Saturday, October 15, 2011

The Ritual is Always the Same

Earlier this week I got my PNG bill. The ritual is always the same: 1) I open my e-mail ; 2) I see the notification in my in-box; 3) I wince; 4) I open all and any other e-mail, reading each one thoroughly; 5) I pour myself a fresh cup of coffee; 6) I check Facebook; 7) I play a game or two; 8) I look at the clock and discover that it isn’t yet time to go to work; and 9) I finally take a deep breath and open my bill.

There in bold letters were the words: Credit balance. Do NOT pay. right next to a small – but very negative – balance owing. Cool.

On Friday I went to the post office. The ritual is always the same: 1) I go in to the post office and exchange the out-going library mail for the incoming library mail; 2) I wish the clerk a good day and head back out to the area where the mail boxes are; 3) I park Zippy (my mail cart) and open my mail box; 4) I close my empty mail box and go to the library mail box... Okay, so this time it was different. There was mail in my mail box. I reached in and withdrew the latest Knit Picks catalogue.

With shaky hands I started flipping through it. I’ve been waiting for this issue for several weeks and was very nearly ready to give up hope that it would ever arrive. There on page 10, in the bottom left-hand corner, was a photo of my daughter’s feet! And they were – still are, actually – wearing a pair of my socks! My original design was featured as in Independent Designer Pattern for Palette yarn! Super cool!

Today I woke up and began the ritual that is always the same: 1) I stagger into the kitchen and put on a pot of coffee; 2) I stagger back to the bathroom and have a shower; 3) I walk back to my bedroom and get dressed; 4) I walk out to the living room and start up Alistair (the laptop); 5) I pour myself a cup of coffee; 5) I settle in to check my e-mail and Facebook; 6) I review my to-do list; 7) I pour myself another cup of coffee; 8) I pick something on my to-do list to do; 9) I sip my coffee and think about it while I waste time playing time-wasting games.

Eventually, however, I do get up and get things done. Today my thing to do was post some new patterns on Raverly. The ritual is always the same: 1) I log into my account; 2) I open the Help page for posting patterns; 3) I read the Help page for posting patterns; 4) I attempt to follow the directions on the Help page for posting patterns; 5) I get frustrated because the process is about as long and tedious and convoluted as a process can be; 6) I utter a few choice words; 7) I pour myself another cup of coffee; 8) I accidentally click on the right thing and something magical occurs that causes my pattern to be posted; 9) I become overly pleased with myself for having achieved this simple goal; 10) I repeat steps 4 through 9.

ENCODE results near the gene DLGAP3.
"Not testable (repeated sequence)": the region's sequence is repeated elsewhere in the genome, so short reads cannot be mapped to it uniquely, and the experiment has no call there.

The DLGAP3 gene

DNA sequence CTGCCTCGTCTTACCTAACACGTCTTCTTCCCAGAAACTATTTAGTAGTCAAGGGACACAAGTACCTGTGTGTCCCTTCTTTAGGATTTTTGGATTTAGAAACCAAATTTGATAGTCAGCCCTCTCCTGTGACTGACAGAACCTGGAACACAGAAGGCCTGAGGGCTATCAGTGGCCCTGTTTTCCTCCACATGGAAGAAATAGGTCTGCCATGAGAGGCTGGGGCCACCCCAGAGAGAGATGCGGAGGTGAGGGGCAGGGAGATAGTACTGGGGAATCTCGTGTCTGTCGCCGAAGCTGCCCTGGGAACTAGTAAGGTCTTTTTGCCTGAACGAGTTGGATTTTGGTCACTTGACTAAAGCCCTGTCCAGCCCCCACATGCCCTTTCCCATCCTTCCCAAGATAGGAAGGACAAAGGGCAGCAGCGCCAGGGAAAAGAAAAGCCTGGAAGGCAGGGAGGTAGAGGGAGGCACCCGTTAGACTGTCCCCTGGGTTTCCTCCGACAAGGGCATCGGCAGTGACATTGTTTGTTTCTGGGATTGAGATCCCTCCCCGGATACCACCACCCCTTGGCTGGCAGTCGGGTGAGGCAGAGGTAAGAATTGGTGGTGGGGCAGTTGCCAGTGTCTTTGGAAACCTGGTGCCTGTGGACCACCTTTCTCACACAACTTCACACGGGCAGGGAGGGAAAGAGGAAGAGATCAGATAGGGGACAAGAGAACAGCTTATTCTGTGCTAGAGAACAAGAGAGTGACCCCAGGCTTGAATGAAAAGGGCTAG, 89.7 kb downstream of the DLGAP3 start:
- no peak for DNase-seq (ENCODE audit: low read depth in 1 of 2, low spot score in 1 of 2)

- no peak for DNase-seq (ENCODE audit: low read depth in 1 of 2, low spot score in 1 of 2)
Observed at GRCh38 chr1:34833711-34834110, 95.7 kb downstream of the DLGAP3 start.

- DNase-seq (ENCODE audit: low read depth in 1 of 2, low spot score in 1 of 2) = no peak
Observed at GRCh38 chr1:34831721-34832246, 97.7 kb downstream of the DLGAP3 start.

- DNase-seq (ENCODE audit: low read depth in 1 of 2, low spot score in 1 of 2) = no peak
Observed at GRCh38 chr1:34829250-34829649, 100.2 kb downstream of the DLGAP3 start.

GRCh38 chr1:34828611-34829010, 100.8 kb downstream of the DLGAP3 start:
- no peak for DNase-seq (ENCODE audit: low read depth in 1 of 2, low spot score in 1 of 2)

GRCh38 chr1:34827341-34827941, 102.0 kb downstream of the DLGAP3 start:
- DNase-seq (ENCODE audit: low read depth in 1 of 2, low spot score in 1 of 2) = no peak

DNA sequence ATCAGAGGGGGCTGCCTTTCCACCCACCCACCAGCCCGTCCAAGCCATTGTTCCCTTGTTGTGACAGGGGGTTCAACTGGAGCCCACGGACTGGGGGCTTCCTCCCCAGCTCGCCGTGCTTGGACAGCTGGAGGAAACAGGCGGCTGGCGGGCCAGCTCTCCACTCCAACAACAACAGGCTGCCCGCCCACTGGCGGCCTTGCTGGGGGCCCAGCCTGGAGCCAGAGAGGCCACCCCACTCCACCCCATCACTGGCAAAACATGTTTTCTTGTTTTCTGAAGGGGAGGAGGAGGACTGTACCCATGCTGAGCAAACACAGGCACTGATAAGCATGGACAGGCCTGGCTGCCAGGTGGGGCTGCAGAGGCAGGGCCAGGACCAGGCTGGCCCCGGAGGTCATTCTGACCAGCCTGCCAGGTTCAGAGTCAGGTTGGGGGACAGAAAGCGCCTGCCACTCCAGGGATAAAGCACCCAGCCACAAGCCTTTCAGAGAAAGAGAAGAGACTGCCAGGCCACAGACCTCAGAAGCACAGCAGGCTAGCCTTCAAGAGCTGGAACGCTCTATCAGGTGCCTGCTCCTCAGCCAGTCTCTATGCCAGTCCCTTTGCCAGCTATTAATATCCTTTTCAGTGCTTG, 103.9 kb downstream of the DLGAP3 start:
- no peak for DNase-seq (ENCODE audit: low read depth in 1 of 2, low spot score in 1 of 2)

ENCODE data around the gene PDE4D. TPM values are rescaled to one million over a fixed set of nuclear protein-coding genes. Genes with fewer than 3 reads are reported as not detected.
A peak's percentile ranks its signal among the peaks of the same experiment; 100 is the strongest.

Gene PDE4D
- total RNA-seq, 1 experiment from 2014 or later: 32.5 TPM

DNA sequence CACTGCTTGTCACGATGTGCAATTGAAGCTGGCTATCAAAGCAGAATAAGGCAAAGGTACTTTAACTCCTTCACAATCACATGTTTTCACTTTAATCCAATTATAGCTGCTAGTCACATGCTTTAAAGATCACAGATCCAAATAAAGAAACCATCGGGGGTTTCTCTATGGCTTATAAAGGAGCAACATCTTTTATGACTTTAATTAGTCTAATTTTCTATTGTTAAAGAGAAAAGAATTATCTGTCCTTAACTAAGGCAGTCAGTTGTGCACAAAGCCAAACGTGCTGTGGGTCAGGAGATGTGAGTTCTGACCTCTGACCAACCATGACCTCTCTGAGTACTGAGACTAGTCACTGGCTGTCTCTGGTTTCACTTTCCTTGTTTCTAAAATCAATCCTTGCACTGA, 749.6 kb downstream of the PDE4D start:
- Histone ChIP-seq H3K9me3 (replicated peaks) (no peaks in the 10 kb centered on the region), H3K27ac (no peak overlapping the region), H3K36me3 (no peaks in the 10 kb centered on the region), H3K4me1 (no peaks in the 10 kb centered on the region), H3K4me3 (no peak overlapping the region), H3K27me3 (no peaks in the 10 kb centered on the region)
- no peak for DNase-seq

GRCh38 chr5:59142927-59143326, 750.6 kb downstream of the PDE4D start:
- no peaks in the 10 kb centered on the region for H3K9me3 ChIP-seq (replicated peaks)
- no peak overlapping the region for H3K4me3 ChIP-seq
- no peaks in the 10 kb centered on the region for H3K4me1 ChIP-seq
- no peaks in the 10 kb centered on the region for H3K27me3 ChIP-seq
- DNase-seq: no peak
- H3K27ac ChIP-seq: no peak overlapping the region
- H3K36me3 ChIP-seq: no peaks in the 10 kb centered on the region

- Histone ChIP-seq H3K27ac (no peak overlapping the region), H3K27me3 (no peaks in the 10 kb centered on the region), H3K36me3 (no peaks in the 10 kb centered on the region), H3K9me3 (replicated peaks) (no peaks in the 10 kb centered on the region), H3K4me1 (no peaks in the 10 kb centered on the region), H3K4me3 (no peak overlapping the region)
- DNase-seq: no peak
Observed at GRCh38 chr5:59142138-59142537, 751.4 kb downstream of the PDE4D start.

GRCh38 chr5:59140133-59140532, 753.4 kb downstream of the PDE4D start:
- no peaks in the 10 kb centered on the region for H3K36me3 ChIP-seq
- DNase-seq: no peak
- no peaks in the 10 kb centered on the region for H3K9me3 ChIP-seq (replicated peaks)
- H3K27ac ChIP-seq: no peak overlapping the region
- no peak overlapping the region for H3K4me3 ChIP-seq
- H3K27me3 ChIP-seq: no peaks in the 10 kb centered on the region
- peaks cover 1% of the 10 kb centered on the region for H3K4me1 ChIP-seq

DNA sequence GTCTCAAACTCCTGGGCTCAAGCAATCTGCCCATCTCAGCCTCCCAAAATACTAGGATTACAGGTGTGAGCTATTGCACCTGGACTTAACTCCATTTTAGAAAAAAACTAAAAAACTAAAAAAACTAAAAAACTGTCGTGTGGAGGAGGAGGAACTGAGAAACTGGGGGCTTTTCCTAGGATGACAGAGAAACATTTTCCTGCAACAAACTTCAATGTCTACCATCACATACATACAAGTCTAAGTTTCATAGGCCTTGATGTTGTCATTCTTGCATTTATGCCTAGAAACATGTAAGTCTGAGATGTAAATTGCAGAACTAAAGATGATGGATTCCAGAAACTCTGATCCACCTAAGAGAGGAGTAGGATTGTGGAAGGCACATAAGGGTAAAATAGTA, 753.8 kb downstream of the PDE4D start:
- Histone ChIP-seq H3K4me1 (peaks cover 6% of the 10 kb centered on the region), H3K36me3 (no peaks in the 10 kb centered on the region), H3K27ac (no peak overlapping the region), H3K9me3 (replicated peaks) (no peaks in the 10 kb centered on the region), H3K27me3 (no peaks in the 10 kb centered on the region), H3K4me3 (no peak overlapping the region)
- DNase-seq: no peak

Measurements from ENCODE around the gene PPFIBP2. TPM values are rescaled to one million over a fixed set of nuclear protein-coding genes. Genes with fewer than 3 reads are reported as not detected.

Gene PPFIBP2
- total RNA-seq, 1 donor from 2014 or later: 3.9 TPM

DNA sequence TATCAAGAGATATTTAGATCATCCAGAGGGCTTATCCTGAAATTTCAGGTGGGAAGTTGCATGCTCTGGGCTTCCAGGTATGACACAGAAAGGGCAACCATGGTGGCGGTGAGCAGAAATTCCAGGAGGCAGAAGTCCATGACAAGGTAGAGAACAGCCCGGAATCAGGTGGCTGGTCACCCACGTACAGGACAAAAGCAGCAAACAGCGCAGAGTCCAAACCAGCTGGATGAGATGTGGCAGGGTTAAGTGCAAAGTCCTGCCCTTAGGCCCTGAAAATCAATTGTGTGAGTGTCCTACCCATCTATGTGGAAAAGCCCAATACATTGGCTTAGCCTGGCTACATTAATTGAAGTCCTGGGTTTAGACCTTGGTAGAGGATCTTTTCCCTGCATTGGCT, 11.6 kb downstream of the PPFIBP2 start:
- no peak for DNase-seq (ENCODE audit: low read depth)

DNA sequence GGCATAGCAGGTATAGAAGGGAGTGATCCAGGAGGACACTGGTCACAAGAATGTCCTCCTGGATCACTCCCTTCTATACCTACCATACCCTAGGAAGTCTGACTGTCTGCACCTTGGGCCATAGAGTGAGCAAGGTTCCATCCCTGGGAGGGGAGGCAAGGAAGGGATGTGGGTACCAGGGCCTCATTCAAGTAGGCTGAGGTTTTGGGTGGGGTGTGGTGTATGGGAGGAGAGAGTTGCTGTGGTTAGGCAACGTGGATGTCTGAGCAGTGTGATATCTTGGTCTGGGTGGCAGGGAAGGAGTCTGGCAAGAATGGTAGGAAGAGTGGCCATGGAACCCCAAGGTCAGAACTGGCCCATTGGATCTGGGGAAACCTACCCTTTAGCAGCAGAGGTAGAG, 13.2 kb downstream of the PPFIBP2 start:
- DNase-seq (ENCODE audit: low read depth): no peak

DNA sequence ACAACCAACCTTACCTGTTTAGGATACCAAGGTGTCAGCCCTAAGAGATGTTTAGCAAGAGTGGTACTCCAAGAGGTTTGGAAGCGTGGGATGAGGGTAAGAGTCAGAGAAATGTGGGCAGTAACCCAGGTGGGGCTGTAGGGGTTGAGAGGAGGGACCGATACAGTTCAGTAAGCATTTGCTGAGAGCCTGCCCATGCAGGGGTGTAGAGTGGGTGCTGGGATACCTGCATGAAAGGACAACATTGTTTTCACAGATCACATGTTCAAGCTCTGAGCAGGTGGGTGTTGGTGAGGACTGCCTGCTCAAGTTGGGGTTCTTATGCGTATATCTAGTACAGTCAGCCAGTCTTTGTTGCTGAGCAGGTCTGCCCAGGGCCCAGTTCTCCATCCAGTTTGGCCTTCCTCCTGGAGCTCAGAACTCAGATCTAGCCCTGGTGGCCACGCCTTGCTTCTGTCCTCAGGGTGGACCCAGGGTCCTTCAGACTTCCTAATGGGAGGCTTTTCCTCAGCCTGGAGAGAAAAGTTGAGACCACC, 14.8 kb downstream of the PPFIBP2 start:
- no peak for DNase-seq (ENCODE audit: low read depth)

By then I’d had too much coffee and a pee break was in definite order. What followed the pee break was more of steps 4 through 9 – a veritable roller coaster ride through valleys of aggravation and peaks of joyous relief. Eventually, though, I got four patterns uploaded and linked to my Ravelry store.

And by then it was time for a real break and I made myself some lunch.

While I was eating lunch and browsing the ‘shelves’ at Netflix for my next viewing choice, the tab in my browser for my e-mail account flashed. I looked up to see that I had mail. I opened the tab and there, in my in-box, was a notification that I had sold one of the patterns that I had just posted. Not even an hour had passed since step 9 and I had a sale. Bloody groovy!

Someone bought this pattern from me today!

So far this year I have sold 72 patterns, bringing my grand total for professional designing income to $146.30. Damn that feels good!

To re-cap: 1) a small, but welcome credit on my gas bill; 2) one of my patterns featured in an international knitting catalogue; 3) near-mastery of Ravelry’s pattern posting process; and 4) another pattern sold!

Maybe the ritual isn’t always the same...

1 comment:

  1. Good for you!!! All that talent is paying off. Is there an on-line catalogue that I can read?


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